Flying Pigs initiated an action in North Carolina state court against RRAJ Franchising to enforce, by foreclosure and judicial sale, an equitable lien against certain trademarks and associated good will. RRAJ removed to federal court, asserting federal questions jurisdiction and citing the Lanham Act. The federal district court denied Flying Pigs’s motion to remand for lack of federal jurisdiction and then granted RRAJ’s 12(b)(6) motion to dismiss. The Fourth Circuit vacated the dismissal order and remanded the matter to be returned to the state court. A matter does not implicate federal jurisdiction simply because it involves a trademark. [Read more →]

July 11, 2014   Comments Off

WDVA Court Awards Attorney’s Fees in Copyright Suit

In a July 1 decision, Judge Moon of the Western District of Virginia granted a motion for fees and costs, awarding the defendant just under $35,000 in attorney’s fees associated with securing the dismissal of a copyright infringement suit filed by the former dean of Liberty Theological Seminary, Ergun M. Caner. Caner v. Autry, 2014 U.S. Dist. LEXIS 90179 (W.D. Va. July 1, 2014). [Read more →]

July 10, 2014   Comments Off

Troutman Sanders Federal Circuit Review – July 9, 2014

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Each week, Troutman Sanders’ Federal Circuit review summarizes the Federal Circuit precedential patent opinions from the prior week.   

This week:

  • Federal Circuit Dismisses Suit Challenging Constitutionality of AIA for Lack of Standing

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July 10, 2014   Comments Off

Troutman Sanders Federal Circuit Review – July 3, 2014

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Each week, Troutman Sanders’ Federal Circuit review summarizes the Federal Circuit precedential patent opinions from the prior week.   

This week:

  • Court Reverses Claim Constructions Related to Remote Hospital Bed Monitoring and Returns Case to District Court

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July 3, 2014   Comments Off

Fourth Circuit Addresses Utility Patents in the Context of Trade Dress and the Functionality Doctrine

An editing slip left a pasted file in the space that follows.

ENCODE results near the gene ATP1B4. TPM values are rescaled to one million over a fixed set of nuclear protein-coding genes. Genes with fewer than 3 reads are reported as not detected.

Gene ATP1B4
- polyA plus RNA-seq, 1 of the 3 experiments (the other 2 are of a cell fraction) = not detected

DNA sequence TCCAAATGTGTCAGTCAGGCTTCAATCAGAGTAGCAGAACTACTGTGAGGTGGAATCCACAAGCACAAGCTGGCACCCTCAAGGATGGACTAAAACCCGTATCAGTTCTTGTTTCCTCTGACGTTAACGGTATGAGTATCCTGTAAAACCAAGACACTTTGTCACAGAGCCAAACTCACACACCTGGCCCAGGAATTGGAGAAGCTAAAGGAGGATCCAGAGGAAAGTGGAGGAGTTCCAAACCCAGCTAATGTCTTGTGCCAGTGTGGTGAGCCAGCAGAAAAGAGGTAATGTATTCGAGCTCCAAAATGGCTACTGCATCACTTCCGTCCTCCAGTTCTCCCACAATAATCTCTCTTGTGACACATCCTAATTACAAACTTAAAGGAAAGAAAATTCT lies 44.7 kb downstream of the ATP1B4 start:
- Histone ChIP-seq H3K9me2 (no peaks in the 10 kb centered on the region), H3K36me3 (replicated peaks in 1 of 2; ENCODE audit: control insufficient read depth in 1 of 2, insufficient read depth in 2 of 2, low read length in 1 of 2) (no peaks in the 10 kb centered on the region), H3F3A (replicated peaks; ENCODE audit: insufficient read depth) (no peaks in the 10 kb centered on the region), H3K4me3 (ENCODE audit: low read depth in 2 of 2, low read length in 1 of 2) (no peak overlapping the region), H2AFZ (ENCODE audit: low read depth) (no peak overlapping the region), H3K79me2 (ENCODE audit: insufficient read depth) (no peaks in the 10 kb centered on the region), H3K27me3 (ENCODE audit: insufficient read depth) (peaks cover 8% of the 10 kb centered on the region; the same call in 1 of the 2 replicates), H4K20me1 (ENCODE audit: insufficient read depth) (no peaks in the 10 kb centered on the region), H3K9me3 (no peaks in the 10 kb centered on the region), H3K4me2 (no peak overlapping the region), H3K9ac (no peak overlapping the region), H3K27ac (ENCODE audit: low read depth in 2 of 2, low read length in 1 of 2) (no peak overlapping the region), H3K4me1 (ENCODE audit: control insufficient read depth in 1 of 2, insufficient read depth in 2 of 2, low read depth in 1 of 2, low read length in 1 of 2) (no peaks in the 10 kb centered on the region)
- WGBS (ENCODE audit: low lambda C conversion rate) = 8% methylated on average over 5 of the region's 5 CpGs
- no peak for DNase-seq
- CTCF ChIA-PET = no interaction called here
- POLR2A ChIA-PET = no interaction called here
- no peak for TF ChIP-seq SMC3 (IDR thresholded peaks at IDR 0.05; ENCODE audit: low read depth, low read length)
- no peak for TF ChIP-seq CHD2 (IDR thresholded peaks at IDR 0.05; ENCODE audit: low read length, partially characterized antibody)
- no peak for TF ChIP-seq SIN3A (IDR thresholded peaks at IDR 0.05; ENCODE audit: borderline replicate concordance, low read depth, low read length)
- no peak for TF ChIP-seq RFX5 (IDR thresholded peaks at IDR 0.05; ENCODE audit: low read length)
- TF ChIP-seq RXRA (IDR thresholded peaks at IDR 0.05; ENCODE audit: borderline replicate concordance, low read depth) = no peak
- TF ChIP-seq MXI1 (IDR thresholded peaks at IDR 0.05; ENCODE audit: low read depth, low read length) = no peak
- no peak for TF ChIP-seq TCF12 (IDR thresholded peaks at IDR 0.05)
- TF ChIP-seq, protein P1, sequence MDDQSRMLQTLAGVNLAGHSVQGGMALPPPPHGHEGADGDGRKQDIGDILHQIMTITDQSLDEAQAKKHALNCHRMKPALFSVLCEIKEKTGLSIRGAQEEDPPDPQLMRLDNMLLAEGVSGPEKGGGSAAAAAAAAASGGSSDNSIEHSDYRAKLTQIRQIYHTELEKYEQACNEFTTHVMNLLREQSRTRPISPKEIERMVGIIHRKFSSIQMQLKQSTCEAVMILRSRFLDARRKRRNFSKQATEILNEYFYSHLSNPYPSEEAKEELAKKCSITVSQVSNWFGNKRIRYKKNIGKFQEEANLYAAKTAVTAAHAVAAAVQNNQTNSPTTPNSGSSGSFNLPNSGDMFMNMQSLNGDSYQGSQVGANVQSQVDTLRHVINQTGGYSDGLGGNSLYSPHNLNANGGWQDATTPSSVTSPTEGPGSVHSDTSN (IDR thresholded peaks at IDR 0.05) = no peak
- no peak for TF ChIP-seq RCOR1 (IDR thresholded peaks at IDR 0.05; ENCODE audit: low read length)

The Fourth Circuit Court of Appeals recently limited the applicability of utility patents in determining whether a design feature sought to be protected as trade dress is functional and therefore not worthy of trademark protection in McAirlaids, Inc. v. Kimberly-Clark Corporation et al., No. 13-2044, 2014 U.S. App. LEXIS 11945 (4th Cir. June 25, 2014).

At the core of trademark protection is brand reputation. Trademark law aims to encourage competition by protecting reputation, by protecting marks and designs that identify the source of a product or service. Patent law, on the other hand, aims to encourage innovation and invention by providing inventors with the security offered by the exclusive right to exploit their new product designs or functions for a limited time. Although the two areas of law protect different interests, this has not always stopped parties from attempting to stretch trademark law to protect patent interests when patent protections are lacking. This often arises in the area of trade dress. [Read more →]

July 2, 2014   Comments Off

Troutman Sanders Federal Circuit Review – June 20, 2014

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Each week, Troutman Sanders’ Federal Circuit review summarizes the Federal Circuit precedential patent opinions from the prior week.   

This week:

  • Supreme Court Finds Claims to an “Abstract Idea” are Ineligible Subject Matter But Does Not Resolve Debate over Software Patents 
  • Board Should Have Considered Combination of References As New Ground of Rejection in Reexam
  • Choice to File Terminal Disclaimer Was Not “Error” Under Reissue Statute 
  • Disclosing an “Entire Class” of Algorithms is Not Sufficient Structure for Means-Plus-Function Claims 

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June 23, 2014   Comments Off